June beetles are a type of large, dark brown scarab beetle represented by 150 different species found all across Canada. They complete their life cycle over three years, with the adults first emerging from the soil in May or June. After mating, the female beetle will fly to a grassy area and burrow underground to lay her eggs. The grubs hatch within a few weeks and feed on plant roots and decaying organic matter for the rest of the summer. When the temperature drops, the grubs burrow further underground to overwinter. The following spring, they return to the soil surface and feed voraciously on roots; June beetle larvae cause the most damage in the second year of their life cycle. In the fall, they burrow downwards to overwinter, again, and return to the surface once more the following spring. In their final year of development, the grubs will only feed for a few weeks before pupating. The pupae then lay dormant until the new adult beetles finally emerge the next spring to begin the cycle again.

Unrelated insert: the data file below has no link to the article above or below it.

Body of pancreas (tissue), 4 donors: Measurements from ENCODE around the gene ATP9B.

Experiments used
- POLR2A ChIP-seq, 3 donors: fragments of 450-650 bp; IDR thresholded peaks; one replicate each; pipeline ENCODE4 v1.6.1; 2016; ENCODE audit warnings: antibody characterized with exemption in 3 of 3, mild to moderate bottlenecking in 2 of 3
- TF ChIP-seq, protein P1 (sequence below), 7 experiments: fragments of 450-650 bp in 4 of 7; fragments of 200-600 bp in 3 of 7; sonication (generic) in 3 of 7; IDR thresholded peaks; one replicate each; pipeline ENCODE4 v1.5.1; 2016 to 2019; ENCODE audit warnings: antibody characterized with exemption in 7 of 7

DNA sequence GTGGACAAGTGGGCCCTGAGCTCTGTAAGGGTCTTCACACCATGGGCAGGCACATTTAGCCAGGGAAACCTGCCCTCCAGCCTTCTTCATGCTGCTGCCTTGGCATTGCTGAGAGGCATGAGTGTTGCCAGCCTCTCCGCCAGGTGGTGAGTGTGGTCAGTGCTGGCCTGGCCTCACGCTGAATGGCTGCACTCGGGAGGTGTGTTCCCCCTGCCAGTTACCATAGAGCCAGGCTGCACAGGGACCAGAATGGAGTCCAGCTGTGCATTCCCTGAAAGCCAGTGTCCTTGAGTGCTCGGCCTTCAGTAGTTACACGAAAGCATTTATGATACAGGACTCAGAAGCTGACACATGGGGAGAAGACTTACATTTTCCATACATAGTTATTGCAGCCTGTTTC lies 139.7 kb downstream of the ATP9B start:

What kinds of plants do they attack?
June beetles are mostly a problem for grass and turf as white grubs, when they’re in their larval stage. However, the adults feed on the foliage of broad-leafed trees and shrubs and can also cause considerable damage. When present in large numbers, they can strip leaves from aspen, chestnut, elm, maple, oak, poplar and willow trees, as well as from shrubs, roses and raspberries.
What do they look like, and how do I know if my plants are under attack?
Please consult the general information on white grubs.
How to get rid of June Beetles / Grubs
Koppert offers different solutions for biological pest control of June Beetles / Grubs.